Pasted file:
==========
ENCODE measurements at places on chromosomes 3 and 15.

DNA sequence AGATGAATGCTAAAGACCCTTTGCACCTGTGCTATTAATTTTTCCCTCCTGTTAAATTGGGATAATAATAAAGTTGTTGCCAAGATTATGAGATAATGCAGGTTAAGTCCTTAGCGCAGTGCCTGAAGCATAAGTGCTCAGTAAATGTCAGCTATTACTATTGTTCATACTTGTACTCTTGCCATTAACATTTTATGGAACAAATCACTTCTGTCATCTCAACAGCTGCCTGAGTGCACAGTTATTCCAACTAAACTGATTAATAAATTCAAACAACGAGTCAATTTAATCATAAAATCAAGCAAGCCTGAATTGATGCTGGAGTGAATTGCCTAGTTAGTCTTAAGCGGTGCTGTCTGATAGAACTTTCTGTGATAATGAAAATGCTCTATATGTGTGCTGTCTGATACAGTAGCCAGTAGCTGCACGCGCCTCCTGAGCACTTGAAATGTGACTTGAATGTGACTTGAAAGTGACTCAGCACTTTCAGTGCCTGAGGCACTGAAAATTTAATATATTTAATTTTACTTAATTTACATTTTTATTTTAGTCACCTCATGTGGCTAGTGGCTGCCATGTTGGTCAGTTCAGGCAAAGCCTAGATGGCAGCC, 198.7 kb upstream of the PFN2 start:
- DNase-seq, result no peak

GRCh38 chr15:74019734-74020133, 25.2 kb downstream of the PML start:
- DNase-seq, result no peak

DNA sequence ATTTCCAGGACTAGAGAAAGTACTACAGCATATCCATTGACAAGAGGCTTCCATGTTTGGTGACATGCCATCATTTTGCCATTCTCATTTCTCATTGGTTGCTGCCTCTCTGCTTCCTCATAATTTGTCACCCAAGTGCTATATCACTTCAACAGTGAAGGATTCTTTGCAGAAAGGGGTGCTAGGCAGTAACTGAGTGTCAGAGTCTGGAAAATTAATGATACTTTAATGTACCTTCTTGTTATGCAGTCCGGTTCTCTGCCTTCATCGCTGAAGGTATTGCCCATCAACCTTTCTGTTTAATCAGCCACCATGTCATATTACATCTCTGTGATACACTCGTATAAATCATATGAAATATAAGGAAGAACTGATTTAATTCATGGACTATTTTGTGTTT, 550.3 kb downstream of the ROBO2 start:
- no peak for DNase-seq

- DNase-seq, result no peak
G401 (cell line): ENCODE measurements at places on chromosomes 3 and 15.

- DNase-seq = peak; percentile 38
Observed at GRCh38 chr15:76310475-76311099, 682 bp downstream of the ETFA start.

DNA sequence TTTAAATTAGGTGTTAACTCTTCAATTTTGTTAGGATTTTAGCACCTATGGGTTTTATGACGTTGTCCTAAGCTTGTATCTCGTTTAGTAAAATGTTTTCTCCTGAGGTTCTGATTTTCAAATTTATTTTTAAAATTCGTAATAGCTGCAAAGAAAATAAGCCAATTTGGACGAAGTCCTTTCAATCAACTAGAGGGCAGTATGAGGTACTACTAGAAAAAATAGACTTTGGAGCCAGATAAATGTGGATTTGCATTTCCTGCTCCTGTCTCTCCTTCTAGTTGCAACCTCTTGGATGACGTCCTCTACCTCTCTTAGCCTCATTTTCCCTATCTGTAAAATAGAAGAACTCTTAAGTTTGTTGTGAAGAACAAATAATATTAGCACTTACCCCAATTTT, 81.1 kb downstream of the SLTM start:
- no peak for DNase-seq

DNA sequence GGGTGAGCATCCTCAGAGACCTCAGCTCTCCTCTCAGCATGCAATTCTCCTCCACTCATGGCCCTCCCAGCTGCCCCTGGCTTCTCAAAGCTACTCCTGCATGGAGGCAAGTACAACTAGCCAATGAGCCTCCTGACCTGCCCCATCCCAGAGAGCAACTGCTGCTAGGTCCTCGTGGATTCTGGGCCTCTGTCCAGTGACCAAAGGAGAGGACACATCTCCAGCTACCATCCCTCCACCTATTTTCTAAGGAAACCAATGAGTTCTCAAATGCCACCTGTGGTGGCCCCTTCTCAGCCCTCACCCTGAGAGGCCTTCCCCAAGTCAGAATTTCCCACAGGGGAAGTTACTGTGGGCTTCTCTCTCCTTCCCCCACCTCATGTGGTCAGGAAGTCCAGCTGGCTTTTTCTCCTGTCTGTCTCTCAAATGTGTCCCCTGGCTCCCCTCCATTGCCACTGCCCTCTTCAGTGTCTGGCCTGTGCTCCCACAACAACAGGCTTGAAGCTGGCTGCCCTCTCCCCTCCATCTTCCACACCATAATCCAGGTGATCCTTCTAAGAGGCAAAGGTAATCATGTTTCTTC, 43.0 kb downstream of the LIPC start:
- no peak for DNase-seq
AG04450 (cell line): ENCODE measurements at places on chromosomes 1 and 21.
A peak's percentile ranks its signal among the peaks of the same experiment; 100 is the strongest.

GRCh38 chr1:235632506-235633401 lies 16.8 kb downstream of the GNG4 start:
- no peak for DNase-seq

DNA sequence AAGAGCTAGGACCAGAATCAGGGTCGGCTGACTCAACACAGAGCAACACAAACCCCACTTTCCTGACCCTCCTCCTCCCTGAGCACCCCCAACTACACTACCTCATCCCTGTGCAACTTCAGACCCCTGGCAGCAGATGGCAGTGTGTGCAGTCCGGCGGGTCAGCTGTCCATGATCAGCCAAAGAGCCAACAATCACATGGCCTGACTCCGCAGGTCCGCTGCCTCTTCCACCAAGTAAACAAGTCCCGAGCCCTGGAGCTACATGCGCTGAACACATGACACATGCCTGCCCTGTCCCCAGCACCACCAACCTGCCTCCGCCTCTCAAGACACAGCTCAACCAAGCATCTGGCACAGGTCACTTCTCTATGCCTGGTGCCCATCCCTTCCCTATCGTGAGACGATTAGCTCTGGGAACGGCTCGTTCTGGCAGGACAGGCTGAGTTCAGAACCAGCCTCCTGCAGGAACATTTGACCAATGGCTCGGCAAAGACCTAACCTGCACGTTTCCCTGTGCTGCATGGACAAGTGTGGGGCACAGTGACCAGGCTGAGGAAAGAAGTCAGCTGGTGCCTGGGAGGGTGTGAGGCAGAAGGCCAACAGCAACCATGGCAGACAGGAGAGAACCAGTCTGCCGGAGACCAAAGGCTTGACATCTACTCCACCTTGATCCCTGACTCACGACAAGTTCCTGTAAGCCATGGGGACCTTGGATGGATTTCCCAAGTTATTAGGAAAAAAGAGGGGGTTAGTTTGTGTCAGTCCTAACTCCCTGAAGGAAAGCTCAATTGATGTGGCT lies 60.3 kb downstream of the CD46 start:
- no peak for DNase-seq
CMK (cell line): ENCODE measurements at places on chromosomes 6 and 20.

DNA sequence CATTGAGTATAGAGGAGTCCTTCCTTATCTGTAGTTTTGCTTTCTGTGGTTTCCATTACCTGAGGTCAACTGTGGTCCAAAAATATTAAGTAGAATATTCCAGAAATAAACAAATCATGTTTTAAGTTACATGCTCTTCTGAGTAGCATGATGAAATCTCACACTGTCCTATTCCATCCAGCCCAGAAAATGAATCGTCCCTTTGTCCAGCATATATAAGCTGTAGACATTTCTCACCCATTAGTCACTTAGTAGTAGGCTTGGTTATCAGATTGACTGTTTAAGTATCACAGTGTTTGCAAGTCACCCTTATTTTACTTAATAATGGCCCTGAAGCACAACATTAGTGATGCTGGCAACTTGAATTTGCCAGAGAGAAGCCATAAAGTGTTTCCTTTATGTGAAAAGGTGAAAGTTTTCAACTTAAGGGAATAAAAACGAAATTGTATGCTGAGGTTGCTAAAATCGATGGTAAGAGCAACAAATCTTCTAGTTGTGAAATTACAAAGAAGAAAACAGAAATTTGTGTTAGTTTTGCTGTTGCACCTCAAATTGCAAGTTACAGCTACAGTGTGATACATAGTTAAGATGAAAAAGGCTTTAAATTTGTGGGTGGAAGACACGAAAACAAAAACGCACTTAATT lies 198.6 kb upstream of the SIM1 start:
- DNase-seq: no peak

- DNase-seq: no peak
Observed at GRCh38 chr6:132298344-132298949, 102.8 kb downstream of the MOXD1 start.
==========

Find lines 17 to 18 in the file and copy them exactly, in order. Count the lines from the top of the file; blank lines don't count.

A peak's percentile ranks its signal among the peaks of the same experiment; 100 is the strongest.

GRCh38 chr1:235632506-235633401 lies 16.8 kb downstream of the GNG4 start: